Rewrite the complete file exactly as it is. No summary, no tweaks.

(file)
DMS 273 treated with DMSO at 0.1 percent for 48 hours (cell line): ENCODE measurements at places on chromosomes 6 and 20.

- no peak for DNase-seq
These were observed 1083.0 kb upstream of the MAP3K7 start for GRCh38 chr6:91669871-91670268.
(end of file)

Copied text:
DMS 273 treated with DMSO at 0.1 percent for 48 hours (cell line): ENCODE measurements at places on chromosomes 6 and 20.

- no peak for DNase-seq
These were observed 1083.0 kb upstream of the MAP3K7 start for GRCh38 chr6:91669871-91670268.